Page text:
Loughren met Cullen, who is currently serving consecutive life sentences in New Jersey State Prison, while working as a nurse at Somerset Medical Center, where he murdered 13 people.

Cullen, played by Eddie Redmayne in “The Good Nurse,” begins a new job with Loughren on the night shift at the fictional Parkfield Memorial Hospital.

The movie’s threat may be the unassuming Charlie, who, in Redmayne’s hands, transforms from a nondescript shift worker to a noticeably unpleasant presence, but Amy’s health poses a threat from the outset.

When this self-appointed grim reaper appears to put the ICU nurse’s willpower to the ultimate test, she is already battling the ghost of death within her own body.

Amy’s cardiomyopathy, a cardiac disease that causes her to clench her chest at terrifying times throughout the day, is what causes this. Thanks to Charlie’s entrance, patients are already coding all around the nurse before her own fear is even fully expressed by the sounds of her heavy breathing.

Amy and her friendship with Charlie provide for a compelling starting point for the narrative.

How could movie producers convey the gravity of the murderous nurse’s career-long murder of up to 400 people? Since Charlie meets Amy in 2003, the year of his imprisonment, and the first patient death is depicted in the 1990s, we may assume that this has been going on for some time.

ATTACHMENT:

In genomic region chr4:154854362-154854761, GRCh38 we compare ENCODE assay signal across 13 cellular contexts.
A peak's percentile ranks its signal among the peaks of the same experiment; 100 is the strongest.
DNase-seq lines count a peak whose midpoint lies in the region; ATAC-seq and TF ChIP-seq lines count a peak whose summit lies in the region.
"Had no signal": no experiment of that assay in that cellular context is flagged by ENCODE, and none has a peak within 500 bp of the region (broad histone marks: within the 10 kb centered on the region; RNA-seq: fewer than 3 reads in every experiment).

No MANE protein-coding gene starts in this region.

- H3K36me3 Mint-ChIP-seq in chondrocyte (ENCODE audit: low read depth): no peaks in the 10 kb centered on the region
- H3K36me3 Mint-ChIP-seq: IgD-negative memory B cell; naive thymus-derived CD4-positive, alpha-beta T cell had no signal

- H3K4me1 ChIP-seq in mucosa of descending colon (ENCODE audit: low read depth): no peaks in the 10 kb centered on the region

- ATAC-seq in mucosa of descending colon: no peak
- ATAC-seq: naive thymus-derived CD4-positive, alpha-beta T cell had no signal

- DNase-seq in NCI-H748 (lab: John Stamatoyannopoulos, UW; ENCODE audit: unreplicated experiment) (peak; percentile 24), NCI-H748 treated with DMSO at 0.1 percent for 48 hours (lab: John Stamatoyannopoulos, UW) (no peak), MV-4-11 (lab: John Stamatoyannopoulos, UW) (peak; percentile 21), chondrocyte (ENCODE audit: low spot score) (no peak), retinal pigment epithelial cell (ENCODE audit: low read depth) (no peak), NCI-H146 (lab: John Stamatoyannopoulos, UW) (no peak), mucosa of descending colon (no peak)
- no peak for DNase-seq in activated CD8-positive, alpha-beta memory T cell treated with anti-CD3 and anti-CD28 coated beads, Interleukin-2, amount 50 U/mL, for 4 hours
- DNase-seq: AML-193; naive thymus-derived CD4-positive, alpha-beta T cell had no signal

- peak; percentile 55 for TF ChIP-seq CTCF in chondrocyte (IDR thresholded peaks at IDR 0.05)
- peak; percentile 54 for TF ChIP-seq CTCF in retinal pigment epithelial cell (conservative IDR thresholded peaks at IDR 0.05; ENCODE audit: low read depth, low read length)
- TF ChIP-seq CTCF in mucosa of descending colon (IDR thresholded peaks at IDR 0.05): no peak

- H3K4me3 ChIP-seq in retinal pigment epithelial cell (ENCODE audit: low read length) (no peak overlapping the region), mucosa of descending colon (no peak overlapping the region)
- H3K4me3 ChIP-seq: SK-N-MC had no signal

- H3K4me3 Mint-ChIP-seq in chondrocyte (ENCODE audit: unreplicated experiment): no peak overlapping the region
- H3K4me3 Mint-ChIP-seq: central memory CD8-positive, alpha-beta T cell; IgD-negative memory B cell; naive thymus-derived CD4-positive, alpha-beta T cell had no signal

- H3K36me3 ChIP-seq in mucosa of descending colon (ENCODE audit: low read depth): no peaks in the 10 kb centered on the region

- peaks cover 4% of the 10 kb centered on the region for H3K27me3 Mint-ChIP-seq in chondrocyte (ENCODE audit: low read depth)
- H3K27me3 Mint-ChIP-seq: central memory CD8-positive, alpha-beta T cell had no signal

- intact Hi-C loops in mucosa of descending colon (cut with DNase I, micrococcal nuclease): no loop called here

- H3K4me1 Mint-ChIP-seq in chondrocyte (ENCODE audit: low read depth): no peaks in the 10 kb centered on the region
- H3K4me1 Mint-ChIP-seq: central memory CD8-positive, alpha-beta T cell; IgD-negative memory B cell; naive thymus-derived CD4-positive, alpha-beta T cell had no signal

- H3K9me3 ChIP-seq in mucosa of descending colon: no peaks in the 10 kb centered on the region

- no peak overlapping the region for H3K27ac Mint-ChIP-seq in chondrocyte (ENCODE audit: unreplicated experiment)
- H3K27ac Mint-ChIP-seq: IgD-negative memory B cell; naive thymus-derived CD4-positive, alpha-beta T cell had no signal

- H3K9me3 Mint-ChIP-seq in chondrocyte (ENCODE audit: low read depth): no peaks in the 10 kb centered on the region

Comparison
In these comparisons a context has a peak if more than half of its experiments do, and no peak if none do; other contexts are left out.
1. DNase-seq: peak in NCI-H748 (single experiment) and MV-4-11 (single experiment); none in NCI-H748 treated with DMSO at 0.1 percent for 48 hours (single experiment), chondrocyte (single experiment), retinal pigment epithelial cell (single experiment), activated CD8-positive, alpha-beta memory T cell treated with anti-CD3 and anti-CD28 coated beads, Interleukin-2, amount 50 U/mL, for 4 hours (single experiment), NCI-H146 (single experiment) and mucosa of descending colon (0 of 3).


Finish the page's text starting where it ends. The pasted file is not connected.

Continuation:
Instead of focusing on a vast number of patients, this strategy temporarily zooms in on a small number of murders to demonstrate how everything Cullen needed was both within his reach and a sign of a much bigger issue. Deaths are not given a lot of drama. In stark contrast to suspense-driven true crime serials and high-anxiety medical dramas, they unfold with a relaxed, understated reality.

This understated approach works because that’s what Cullen was—a source of utter fear subtly woven into the ordinary of daily life. He was a classic wolf in sheep’s clothing, preying on some of the most vulnerable people he could discover while undetected and permitted to fly under the radar.

Cullen, however, did not show bias. He took patients’ lives if they were unwell. He followed suit if they were improving and due to be discharged from the hospital shortly.

The sound of Amy’s tense gasps emphasizes the brittleness of life and health, setting the scene for Charlie’s destructive deeds.

However, the other wounds in this film are those brought on by the general healthcare system and the hospitals where Amy and Charlie spend the most of their time.